The crape myrtle is a popular tree in the southeastern United States, favored for its beauty, variety, and ability to endure difficult conditions. Until recently, the greatest threat to the crape myrtle was improper pruning, commonly known as “crape murder”. However, a relatively new insect, Crape Myrtle Bark Scale, is beginning to cause major problems. Crape Myrtle Bark Scale (CMBS) is one of the only scales known to infest our favored trees and is spreading across the southern states at an alarming rate.
[fusion_builder_container hundred_percent=”yes” overflow=”visible”][fusion_builder_row][fusion_builder_column type=”1_1″ background_position=”left top” background_color=”” border_size=”” border_color=”” border_style=”solid” spacing=”yes” background_image=”” background_repeat=”no-repeat” padding=”” margin_top=”0px” margin_bottom=”0px” class=”” id=”” animation_type=”” animation_speed=”0.3″ animation_direction=”left” hide_on_mobile=”no” center_content=”no” min_height=”none”]
The first thing people usually spot when discovering their trees have a CMBS infestation is a black, sooty mold residue on the tree bark, sometimes replacing the bark’s original brown color entirely. While easy to spot, it may be misleading and hard to identify since aphids, a more common pest, can also display a sooty mold. However, the CMBS insect itself can be relatively easy to identify. They are small insects that appear as white or gray felt-like encrustations and can be found in various locations on trees. CMBS attach themselves to the tree and suck nutrients from its bark. While this is not enough to kill the tree, the loss of nutrients can interfere with future blooms, causing them to be less colorful and radiant or fail to bloom entirely.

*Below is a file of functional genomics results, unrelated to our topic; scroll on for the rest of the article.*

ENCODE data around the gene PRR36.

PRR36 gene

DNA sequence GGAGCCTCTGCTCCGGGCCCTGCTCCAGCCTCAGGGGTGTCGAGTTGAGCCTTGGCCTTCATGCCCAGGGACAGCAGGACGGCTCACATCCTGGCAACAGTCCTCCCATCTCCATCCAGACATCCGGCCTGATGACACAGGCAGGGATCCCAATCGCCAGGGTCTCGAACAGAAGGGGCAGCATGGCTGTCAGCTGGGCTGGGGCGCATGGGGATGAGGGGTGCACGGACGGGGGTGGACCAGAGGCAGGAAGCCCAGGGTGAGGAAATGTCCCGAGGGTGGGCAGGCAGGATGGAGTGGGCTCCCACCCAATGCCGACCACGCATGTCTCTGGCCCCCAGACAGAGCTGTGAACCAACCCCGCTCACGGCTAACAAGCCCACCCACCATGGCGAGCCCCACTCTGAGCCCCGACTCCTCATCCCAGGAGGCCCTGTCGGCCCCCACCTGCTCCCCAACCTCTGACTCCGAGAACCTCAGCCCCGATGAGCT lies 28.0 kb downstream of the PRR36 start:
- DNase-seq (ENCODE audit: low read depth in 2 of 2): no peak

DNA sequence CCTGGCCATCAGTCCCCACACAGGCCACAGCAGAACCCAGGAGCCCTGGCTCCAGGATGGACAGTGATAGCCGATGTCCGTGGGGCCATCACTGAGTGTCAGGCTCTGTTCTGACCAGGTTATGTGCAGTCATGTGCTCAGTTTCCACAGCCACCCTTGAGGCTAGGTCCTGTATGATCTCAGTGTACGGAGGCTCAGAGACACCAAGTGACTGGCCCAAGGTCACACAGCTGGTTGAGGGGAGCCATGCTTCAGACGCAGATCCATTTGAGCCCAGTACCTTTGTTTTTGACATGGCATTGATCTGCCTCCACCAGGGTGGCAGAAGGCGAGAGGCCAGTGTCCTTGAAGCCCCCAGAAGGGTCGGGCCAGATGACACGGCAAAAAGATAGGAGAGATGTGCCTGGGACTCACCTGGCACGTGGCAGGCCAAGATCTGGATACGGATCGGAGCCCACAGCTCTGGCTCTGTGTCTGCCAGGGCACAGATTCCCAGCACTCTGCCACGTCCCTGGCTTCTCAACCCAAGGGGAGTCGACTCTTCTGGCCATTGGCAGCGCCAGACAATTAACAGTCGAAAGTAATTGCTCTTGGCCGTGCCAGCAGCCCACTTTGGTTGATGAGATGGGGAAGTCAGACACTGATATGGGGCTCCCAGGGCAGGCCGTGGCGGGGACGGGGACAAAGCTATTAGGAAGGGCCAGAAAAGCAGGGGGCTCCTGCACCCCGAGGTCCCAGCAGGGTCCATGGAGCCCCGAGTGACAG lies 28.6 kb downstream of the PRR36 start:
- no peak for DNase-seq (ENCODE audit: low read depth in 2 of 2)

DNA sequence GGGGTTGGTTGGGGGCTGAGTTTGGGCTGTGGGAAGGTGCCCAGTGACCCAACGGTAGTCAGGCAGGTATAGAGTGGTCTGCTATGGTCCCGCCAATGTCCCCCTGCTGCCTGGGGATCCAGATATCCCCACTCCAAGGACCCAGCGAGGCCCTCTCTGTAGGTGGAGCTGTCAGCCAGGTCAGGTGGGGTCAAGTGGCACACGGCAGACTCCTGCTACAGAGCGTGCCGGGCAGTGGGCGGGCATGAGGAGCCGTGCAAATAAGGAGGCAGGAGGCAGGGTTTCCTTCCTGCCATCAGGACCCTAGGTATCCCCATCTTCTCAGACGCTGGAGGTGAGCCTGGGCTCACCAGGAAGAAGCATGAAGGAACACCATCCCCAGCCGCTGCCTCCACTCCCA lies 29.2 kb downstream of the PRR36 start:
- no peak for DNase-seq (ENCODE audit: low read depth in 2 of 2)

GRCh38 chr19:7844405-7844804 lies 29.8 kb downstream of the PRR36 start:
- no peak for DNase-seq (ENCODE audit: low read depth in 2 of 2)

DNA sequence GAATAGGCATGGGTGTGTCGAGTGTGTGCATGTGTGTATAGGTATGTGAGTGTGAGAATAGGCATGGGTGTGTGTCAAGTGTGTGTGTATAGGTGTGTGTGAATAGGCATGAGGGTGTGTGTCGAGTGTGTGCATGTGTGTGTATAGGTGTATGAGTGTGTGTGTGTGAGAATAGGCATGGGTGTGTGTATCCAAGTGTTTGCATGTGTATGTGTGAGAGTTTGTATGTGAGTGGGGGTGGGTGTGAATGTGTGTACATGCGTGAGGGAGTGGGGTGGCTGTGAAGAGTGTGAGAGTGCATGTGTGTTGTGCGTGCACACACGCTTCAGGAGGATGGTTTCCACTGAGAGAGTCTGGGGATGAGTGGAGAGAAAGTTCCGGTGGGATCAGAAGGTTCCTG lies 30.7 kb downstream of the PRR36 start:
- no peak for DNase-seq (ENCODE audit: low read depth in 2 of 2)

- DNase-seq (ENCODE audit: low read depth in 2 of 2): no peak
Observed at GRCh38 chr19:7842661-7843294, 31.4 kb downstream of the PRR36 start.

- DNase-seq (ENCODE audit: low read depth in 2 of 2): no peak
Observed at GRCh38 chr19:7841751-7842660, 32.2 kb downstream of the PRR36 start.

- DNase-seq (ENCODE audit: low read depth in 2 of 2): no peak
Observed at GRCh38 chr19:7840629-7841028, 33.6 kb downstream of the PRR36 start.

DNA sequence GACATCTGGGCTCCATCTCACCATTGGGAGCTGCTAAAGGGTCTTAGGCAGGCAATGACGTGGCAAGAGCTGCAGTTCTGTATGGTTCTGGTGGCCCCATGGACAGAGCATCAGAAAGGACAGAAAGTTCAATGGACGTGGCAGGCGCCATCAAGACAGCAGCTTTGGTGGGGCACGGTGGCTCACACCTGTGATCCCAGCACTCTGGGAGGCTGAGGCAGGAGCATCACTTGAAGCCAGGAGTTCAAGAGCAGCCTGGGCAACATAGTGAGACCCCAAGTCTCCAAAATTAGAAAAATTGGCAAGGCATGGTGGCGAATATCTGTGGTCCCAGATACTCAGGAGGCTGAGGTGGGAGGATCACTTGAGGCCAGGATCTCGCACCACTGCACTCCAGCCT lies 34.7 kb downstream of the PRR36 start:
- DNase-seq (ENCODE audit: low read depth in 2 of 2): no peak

Toward the end of its life cycle, CMBS produce their next generation—averaging around one-hundred eggs. In one year, there could be at least two generations. With such a high reproduction rate, CMBS can become very problematic very quickly. It’s best to act fast in order to avoid continuous growth of the infestation. While CMBS is difficult to control, consistent treatment can help restore the beauty of your trees.
If you think you may have spotted a case of CMBS on your crape myrtles, act now! Contact us today, and one of our landscape professionals will be happy to come out to your property, perform a close inspection, and help you formulate a plan of action to save your trees as soon as possible.[/fusion_builder_column][/fusion_builder_row][/fusion_builder_container]